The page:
The Labour Party is ditching two of its flagship tax initiatives from the last election, giving itself an extra $1.5 billion for alternative policy promises.
Labour leader David Cunliffe announced the changes, which will see Labour drop its proposal to exempt fresh fruit and vegetables from GST and the first $5,000 of earnings from income tax.
The GST promise, while politically popular, was criticised by tax experts as creating a compliance minefield for retailers, while the $5,000 tax exemption threshold would have benefited wealthy people as much as low income earners while undermining one of the most reliable parts of the tax base.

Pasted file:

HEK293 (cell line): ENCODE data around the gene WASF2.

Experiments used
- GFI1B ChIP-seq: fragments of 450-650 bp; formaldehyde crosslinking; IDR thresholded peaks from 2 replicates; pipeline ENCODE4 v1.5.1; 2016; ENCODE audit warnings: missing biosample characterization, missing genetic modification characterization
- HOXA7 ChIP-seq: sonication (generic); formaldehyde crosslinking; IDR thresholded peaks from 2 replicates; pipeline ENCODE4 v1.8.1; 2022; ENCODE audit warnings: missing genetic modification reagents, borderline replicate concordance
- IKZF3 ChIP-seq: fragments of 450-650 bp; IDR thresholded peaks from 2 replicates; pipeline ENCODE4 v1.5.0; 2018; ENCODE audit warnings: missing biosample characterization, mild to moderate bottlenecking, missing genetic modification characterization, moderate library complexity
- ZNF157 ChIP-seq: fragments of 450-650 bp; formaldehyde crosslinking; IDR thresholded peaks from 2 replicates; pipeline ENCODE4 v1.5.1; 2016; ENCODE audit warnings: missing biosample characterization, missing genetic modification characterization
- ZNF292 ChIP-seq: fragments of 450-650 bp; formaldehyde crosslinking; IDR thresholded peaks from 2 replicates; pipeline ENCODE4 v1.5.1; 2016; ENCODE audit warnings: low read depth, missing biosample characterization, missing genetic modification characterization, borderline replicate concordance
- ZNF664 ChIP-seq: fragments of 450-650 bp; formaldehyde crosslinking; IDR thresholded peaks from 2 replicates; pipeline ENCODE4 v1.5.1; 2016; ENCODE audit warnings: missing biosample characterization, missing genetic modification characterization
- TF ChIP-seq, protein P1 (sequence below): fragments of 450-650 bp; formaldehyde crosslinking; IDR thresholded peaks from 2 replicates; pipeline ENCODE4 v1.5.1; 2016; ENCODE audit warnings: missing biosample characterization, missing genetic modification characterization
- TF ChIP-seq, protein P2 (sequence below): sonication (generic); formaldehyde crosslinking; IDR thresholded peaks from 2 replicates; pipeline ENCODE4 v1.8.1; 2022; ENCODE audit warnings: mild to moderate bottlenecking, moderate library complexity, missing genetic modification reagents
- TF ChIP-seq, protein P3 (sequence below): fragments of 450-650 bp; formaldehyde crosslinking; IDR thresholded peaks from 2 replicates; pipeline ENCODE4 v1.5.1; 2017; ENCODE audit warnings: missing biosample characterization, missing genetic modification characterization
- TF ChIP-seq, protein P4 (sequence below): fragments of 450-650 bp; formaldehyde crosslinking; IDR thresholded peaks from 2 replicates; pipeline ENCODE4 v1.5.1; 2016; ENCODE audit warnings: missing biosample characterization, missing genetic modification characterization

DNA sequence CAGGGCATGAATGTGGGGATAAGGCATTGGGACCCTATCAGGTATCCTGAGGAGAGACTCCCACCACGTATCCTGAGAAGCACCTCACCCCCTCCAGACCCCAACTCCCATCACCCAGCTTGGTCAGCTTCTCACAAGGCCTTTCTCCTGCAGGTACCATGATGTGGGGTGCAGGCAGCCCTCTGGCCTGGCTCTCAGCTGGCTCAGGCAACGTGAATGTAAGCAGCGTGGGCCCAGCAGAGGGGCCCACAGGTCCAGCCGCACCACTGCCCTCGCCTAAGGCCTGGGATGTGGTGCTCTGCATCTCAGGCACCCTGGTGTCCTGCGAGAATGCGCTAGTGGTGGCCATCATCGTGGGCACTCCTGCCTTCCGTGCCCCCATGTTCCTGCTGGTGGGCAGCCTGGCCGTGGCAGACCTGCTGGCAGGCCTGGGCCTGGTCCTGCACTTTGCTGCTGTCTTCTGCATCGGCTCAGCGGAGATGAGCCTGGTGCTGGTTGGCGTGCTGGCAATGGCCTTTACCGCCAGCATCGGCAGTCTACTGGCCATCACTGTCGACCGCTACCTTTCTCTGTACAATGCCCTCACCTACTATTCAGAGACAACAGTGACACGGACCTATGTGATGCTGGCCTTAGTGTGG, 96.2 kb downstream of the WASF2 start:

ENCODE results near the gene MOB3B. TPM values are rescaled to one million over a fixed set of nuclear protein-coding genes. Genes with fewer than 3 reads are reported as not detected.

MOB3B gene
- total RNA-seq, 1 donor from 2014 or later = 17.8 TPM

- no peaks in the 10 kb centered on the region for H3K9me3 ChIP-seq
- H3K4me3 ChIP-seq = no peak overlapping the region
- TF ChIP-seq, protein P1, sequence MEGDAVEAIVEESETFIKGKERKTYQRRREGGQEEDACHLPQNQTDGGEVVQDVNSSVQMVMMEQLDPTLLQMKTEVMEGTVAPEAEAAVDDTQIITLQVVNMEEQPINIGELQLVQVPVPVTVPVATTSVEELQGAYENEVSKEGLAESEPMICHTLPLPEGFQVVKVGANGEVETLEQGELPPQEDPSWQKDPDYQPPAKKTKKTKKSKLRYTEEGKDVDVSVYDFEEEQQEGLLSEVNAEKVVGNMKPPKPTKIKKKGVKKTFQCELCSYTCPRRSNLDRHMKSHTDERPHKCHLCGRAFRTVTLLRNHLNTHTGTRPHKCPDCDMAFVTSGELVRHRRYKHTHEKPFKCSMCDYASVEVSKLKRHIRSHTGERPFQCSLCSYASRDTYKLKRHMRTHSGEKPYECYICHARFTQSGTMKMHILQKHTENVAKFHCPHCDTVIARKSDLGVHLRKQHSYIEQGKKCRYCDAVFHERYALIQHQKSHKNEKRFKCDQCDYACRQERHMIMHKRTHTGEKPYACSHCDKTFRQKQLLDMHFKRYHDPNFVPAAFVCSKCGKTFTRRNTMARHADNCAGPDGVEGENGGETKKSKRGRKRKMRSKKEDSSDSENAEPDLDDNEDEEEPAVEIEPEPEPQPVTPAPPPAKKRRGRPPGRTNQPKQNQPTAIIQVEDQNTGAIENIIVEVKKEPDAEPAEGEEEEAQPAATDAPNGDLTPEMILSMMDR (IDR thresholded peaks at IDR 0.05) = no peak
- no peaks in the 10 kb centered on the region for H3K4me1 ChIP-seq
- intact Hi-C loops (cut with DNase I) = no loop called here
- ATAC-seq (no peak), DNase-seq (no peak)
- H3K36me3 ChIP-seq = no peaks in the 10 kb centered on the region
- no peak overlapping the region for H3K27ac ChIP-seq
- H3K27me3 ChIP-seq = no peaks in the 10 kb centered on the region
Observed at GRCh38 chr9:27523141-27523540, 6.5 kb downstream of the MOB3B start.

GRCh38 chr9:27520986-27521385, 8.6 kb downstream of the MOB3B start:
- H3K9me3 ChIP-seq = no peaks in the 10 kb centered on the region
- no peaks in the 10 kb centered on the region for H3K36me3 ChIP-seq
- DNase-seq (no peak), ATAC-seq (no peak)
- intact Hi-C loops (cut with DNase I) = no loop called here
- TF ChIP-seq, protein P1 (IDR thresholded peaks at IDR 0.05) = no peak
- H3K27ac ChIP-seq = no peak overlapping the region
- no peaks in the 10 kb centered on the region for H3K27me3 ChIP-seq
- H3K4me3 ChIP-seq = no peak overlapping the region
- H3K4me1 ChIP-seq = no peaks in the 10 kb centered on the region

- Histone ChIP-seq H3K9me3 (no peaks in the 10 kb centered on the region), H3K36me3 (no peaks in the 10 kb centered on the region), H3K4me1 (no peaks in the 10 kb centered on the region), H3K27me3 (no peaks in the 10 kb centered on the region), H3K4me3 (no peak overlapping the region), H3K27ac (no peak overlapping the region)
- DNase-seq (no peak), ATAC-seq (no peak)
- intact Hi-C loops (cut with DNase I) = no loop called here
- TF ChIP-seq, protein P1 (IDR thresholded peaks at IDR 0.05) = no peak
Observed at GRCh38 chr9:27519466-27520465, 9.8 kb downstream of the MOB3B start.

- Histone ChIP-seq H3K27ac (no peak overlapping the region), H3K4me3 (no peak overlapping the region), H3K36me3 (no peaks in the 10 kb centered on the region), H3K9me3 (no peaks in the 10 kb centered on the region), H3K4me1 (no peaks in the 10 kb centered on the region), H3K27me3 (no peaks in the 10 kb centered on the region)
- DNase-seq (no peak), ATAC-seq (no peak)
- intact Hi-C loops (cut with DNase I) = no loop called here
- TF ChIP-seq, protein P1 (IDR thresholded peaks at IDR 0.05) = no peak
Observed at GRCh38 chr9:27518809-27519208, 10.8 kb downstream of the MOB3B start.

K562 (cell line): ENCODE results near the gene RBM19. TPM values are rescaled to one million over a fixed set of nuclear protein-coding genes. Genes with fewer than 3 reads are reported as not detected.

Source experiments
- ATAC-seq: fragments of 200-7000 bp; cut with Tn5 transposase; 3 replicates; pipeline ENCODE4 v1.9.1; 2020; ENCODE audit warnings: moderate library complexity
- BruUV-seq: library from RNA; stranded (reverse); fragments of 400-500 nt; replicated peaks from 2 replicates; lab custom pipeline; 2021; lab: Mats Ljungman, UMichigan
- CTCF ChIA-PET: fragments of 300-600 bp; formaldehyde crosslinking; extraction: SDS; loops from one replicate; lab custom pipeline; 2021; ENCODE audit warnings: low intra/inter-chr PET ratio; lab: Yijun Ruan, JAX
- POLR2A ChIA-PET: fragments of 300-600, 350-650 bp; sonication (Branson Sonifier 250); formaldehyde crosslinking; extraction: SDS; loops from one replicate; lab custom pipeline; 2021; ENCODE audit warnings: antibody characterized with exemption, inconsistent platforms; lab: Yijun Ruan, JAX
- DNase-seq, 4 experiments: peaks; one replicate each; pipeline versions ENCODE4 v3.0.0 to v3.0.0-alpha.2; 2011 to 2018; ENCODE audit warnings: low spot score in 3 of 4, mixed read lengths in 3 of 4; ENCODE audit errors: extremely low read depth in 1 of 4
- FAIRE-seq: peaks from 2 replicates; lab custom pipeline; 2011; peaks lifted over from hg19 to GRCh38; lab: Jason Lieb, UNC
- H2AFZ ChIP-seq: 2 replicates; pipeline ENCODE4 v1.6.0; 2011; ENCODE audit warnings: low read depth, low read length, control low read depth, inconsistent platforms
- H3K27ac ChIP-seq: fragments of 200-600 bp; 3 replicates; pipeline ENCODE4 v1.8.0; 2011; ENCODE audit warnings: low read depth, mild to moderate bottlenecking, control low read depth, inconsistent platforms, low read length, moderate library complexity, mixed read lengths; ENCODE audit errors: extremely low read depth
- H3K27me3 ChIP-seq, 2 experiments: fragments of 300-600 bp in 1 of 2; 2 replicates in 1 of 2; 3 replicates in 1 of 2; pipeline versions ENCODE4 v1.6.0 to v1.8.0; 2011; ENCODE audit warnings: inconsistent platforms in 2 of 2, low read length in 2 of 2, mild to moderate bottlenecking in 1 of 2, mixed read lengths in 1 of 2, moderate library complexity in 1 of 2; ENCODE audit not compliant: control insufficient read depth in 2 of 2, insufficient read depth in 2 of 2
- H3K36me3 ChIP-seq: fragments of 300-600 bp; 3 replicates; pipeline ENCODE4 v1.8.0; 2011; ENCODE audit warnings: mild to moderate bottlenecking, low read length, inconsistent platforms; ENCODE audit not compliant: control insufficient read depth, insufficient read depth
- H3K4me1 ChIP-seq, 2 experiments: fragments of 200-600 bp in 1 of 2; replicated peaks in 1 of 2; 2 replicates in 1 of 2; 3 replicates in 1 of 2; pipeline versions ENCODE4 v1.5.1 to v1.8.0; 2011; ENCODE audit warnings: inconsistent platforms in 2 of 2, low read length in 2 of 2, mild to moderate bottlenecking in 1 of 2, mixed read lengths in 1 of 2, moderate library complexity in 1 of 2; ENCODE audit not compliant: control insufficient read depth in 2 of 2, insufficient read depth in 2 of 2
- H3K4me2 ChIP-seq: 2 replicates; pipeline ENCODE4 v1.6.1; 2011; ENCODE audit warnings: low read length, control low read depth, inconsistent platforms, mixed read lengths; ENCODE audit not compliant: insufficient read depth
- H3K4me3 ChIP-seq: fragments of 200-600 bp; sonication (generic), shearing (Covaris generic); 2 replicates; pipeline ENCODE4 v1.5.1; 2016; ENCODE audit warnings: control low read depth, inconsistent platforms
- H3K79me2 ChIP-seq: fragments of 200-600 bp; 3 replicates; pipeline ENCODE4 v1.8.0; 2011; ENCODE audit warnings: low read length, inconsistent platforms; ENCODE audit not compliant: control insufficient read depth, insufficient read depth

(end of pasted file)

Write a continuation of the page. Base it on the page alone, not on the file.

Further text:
Cunliffe said the changes would allow Labour "to create fresh opportunities for all New Zealanders."
"As leader, I have been reassessing how to give Kiwis the best bang for their hard-earned bucks. We will be removing the previously proposed $5000 tax-free zone and the GST exemption on fresh fruit and vegetables.
"This decision frees up around $1.5 billion per annum," Cunliffe said in a statement.
"While these were worthwhile policies, we believe there are better ways to help struggling Kiwi families."
Some flavour of policies that could be funded by the revenue freed up by dropping both promises would be outlined in his State of the Nation speech next Monday.
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